The silence of yoga

I was introduced to the concept of mauna this week. Silence, the silence that underlies everything, the real essence and heart of things. Not just an absence of noise, but something more profound. Something essentially beyond description. I wonder: is the practice of yoga just about learning to get comfortable with this quality of silence, the essential loneliness of existence? And perhaps then coming to realise that there is a sound even within the most profound silence (the praṇava) just as there is some sense of union or communion that exists even within the deepest sense of aloneness?

Bear with me, I’m just at the tip of any understanding of this! But I quite liked having a new word and it’s been helping me play with opposites in my practice. Silence and sound, movement and stillness, inhale and exhale, strength and softness.

But mostly I’ve been playing with the twin qualities of humility and surrender. I’m seeking a place where I give up fighting and second-guessing and just allow things to be as they are. In āsana practice I try to follow the breath and feel my alignment from the inside out, settle into depth and length because I’m just drawn there, not because my ego says that’s where I should be or could be… And meditation practice has been mostly with mantras, exploring how sounds (like āsanas) envelope me and take their own form, before the syllables drop away and there is simple a vibrational quality hanging in the air.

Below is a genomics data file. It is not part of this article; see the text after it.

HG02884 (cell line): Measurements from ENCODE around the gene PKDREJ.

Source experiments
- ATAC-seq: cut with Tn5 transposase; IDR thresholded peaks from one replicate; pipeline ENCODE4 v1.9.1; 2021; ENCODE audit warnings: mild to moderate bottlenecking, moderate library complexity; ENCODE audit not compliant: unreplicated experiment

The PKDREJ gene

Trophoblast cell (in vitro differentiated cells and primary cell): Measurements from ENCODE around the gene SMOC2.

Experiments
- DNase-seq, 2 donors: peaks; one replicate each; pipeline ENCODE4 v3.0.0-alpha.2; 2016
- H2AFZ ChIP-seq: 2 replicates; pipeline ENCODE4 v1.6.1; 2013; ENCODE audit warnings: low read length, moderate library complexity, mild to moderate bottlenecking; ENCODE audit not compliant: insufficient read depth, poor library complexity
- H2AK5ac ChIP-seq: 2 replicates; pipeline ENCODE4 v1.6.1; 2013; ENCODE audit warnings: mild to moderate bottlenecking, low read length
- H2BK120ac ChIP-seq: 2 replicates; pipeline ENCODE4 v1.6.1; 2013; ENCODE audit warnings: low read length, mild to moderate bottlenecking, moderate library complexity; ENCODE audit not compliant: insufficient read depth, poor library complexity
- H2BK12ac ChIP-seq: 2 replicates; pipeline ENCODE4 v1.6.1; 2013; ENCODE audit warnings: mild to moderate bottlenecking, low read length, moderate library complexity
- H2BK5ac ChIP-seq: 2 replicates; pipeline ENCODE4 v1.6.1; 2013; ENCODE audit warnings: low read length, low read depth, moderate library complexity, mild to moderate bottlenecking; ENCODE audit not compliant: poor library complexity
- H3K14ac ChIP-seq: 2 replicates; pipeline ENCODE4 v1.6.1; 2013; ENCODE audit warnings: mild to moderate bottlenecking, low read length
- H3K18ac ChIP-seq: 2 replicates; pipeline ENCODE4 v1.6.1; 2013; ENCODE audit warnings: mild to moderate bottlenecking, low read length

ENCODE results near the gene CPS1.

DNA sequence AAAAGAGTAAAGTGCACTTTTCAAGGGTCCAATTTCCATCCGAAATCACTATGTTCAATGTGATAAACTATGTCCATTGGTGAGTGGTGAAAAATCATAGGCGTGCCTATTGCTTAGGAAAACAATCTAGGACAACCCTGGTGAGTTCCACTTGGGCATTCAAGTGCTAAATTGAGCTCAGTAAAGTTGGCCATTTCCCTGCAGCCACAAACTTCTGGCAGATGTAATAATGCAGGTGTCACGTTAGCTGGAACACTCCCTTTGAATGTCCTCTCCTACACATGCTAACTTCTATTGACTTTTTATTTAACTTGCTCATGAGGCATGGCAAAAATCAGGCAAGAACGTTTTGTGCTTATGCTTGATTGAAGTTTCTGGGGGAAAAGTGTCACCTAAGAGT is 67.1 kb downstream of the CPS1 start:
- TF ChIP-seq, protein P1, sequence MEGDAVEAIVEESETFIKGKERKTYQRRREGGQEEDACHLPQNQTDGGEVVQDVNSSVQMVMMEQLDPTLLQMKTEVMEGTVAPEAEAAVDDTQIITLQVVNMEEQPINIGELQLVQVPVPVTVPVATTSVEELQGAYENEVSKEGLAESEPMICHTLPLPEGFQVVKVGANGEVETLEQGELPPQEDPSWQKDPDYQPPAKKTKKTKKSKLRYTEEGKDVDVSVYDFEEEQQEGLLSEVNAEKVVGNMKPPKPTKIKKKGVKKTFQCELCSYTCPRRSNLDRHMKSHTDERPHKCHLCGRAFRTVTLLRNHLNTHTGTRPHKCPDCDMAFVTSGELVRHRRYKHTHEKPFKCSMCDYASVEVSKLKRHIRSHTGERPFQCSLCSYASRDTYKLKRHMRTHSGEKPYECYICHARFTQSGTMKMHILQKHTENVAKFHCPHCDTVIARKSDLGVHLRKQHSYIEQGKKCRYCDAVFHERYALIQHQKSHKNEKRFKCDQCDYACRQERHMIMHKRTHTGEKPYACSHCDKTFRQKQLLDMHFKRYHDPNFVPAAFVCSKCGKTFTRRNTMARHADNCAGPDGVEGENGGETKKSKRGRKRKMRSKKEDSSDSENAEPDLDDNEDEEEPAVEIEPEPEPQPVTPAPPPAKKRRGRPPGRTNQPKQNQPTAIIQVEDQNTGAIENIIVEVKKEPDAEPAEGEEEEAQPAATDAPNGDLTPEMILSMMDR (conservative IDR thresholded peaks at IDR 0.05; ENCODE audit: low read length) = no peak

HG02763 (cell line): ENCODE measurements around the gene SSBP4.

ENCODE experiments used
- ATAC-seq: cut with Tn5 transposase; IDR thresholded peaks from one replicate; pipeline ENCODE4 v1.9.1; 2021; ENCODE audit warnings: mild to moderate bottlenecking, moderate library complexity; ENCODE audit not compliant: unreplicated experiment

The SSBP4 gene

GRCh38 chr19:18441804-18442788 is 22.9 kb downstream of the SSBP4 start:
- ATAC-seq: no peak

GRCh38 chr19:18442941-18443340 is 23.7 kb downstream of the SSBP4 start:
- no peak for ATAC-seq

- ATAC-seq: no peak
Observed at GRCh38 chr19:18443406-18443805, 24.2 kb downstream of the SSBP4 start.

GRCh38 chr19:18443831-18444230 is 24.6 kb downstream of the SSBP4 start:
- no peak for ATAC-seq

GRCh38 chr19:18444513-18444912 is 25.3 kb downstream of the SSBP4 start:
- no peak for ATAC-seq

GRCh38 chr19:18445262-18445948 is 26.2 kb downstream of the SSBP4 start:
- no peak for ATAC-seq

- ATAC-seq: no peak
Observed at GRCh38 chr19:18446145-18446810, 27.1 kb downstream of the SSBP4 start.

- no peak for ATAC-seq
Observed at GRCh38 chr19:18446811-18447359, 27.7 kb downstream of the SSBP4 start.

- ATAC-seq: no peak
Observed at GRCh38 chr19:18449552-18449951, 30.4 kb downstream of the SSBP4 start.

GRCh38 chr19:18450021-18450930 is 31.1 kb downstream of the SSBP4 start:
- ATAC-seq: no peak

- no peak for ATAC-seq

Both practices lead me to some peaceful still state — if I can only let them, surrendering into movement or into sounds. Each practice becomes an offering of what I have in my heart, if I can let go of past narratives, present desires, future worries and simply allow things to be and to unfold as they will.

These are the ideas that come up in my yoga homework this month. My teacher has asked me to explore my reluctant attitude to change and what is behind it. I’m reluctant to think about that (ah, the irony!), instead my mind has wandered away, tantalising me with these notions about how it might be if only I could embrace change and flow with it.

Somehow mauna might be the destination and Yoga the pathway.

Or is it the other way around?

For now there’s only practice. A coarse attempt, stumbling in the dark. I try to make it the best I can offer — and right now I am taking a lot of joy from that. Such elevated ideals might seem far way from my clumsy hopping or off-key chanting, but I know somehow they’re part of the same picture. It’s the weird, ineffable magic of yoga.

I bow down.

om namo namaḥ

 

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